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The great savings tax swindle
The way in which savings are taxed needs to change. The system is inequitable and the tax unfair. The way in which lower rates – designed to help those on low incomes – operate is poorly understood, bureaucratic and ineffective. Better-off savers are given generous credit terms to pay their tax whilst the poorest have to overpay immediately and must then reclaim that overpayment. To cap it all, the tax is levied even when the value of the savings has declined in real terms, despite this loss being caused by the Government’s management of the economy.
Penalising the poorest
Basic rate tax of 20% is usually automatically deducted from interest paid on savings accounts. This system works well, unless you have a low income and are not liable to pay this tax.
In theory, if your total income does not exceed your personal tax allowance, you can have interest paid without the deduction of tax by submitting an R85 form, although we know that in practice many people do not.
However, if your income is even one pound above your personal allowance you are not permitted to do this. Instead you must pay 20% tax on your entire interest income and then reclaim the overpayment. Contrast this with higher rate tax payers; they also pay 20% tax, much less than they owe, but have months in which to pay the additional amount owing.
There is a concession for savers on a low income in the form of a reduced 10% tax band which applies to savings up to £2,560 above your personal allowance. However, this results in complications for qualifying savers because it is impossible to have savings interest paid at 10%.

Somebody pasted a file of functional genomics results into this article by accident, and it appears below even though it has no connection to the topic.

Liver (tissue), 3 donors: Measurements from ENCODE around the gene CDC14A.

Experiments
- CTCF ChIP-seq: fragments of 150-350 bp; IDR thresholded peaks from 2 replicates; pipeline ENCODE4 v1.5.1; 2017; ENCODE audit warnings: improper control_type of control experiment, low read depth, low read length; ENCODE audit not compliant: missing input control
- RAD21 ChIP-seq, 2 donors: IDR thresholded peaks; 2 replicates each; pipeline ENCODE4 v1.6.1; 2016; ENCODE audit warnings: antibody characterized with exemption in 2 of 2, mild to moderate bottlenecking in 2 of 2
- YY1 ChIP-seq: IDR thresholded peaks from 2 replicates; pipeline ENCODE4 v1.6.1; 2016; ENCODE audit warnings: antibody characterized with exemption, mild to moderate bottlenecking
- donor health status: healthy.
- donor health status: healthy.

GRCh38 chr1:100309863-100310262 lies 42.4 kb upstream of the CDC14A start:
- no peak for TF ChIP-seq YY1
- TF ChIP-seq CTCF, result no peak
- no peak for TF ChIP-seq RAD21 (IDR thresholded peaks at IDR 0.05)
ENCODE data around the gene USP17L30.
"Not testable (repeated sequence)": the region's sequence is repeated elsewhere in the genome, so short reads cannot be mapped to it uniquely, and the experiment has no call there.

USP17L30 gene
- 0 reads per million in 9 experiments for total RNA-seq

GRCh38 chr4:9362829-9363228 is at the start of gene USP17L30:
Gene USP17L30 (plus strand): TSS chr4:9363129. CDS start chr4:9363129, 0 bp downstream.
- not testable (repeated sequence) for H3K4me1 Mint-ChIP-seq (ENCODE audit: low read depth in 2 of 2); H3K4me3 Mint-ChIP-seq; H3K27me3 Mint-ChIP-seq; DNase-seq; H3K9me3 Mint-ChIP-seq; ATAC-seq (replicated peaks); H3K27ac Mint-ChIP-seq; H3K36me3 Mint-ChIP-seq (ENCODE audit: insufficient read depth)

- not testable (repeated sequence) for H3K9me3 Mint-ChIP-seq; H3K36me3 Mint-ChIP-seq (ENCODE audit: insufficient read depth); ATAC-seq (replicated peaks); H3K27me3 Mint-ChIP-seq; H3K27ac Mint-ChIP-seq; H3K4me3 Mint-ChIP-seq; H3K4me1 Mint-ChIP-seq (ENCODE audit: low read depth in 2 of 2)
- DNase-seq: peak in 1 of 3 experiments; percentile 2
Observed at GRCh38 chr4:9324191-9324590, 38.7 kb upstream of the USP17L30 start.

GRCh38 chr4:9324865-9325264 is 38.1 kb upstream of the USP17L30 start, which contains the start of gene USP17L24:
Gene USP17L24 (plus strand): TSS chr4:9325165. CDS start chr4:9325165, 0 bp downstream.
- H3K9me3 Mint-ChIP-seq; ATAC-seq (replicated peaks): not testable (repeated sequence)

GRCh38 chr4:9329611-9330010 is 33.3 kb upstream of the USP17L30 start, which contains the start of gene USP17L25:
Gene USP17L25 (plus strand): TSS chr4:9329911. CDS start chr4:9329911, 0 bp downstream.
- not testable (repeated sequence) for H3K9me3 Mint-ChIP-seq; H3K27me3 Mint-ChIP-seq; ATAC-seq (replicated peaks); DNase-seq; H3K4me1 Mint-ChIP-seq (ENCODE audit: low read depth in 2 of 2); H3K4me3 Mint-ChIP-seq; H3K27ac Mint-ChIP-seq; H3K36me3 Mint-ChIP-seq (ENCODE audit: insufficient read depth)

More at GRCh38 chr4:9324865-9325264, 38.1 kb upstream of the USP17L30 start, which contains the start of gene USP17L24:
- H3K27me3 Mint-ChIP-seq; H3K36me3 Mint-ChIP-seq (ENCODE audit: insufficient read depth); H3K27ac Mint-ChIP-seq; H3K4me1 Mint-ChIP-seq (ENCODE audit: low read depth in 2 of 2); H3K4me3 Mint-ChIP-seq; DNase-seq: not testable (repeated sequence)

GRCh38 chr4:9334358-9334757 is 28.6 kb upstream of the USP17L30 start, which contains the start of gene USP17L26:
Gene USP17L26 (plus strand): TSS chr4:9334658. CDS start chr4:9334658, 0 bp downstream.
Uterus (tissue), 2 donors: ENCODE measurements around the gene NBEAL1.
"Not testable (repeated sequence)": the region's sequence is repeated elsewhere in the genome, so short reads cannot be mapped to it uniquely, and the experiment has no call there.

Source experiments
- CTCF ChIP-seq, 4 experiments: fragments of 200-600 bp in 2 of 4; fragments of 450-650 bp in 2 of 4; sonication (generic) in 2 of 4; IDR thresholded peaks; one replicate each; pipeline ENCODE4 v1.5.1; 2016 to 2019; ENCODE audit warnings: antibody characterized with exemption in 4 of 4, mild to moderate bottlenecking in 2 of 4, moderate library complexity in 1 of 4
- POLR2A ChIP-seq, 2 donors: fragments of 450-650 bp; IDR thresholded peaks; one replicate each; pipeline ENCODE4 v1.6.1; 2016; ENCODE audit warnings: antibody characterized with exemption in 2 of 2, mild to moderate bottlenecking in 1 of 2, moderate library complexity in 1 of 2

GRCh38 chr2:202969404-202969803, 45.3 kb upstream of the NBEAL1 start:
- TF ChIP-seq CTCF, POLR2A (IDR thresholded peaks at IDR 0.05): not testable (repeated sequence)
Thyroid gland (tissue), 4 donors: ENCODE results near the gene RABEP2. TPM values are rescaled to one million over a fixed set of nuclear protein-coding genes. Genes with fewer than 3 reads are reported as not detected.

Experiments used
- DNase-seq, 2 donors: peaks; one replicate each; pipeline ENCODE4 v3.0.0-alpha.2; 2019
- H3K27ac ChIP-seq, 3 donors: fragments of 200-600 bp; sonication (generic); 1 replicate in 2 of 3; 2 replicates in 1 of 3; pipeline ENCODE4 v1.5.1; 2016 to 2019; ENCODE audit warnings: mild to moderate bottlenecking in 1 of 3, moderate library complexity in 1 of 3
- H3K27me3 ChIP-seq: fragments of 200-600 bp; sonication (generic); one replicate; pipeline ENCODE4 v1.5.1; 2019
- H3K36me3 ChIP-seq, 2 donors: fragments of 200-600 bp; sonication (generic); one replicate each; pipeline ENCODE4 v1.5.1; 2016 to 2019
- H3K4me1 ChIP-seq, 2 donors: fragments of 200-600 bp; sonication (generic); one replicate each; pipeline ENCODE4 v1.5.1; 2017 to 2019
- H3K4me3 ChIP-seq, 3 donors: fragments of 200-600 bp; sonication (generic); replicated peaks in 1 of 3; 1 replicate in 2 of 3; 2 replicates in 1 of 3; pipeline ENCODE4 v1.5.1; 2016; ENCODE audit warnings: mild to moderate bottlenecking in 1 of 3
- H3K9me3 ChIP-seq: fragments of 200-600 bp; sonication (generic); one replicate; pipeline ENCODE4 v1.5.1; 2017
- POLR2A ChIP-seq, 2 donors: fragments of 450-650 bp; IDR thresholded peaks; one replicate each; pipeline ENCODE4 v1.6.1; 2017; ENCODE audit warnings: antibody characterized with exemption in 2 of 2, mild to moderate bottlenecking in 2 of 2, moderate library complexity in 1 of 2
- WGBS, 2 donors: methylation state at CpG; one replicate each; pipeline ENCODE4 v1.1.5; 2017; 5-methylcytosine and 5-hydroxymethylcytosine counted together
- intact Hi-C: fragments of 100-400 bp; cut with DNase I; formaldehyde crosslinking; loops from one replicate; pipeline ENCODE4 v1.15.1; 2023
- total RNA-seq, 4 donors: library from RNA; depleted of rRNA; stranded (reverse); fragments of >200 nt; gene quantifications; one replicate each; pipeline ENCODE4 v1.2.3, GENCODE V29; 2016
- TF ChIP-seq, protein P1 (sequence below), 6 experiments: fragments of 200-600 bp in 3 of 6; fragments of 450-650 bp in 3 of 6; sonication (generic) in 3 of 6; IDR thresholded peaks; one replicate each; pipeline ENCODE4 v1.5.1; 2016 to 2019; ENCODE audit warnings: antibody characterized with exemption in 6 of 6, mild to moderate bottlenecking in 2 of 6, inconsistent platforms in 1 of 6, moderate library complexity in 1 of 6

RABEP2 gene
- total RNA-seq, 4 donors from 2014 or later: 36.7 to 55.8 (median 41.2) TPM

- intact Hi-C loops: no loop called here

The result is that people on low incomes are penalised. We know of one saver who, despite only owing £93 in tax, had £1,265 deducted. She was thus deprived of £1,172 in income and had to wait until the end of the tax year to reclaim it, a considerable hardship for someone on such a low income.
Millions of low income savers overpay tax
Savers can reclaim overpaid tax either through a self-assessment tax return or an R40 (“Claim for repayment of tax deducted from savings and investments”) form. In response to our Freedom of Information Request HMRC estimated that in the 2009/10 tax year 3.5 million people would have been liable at the 10% tax rate but that only 550,000 made a reclaim through self-assessment.
We don’t have the figures for how many people made a claim with an R40 or how many people failed to complete an R85. Some of these 3.5 million will no doubt have taken advantage of ISAs and either partially or entirely avoided the problem. But a large number of savers are clearly paying more tax than they need to. A parliamentary report published in 2010 estimated that over 2.4 million pensioners overpaid tax on their savings income by around £200 million.
A hiding to nothing
As interest rates have fallen, so has people’s income. The saver we mentioned above who had to wait until the end of the tax year for a refund of over £1,000, no longer has this problem. Low interest rates have reduced her income by one third from £15,069 in 2010/11 to under £10,000 this year. How can this be a fair way to treat someone who has been financially responsible and saved in order to support themselves in their old age? The policy of low interest rates is supposed to help rebuild the economy; instead it is driving millions of pensioners into poverty.
Taxing a loss
To make matters worse, the Bank of England’s low interest rate policy has resulted in everybody’s savings losing real value. Over the last three years, since the base rate was reduced to 0.5%, the average interest rate paid on savings has been about 1.2% a year whilst inflation (both CPI and RPI) has averaged a little over 3.3% a year. Savers have lost 2.1% a year on their savings, yet are being taxed for the privilege.
Remove tax from savings
To resolve the unfairness of this situation we believe the Government should – as it promised in opposition – remove income tax on savings income. After all, with inflation at these levels, why should savers pay tax when, in real terms, they are losing money and when many of the poorest should not be paying the tax anyway?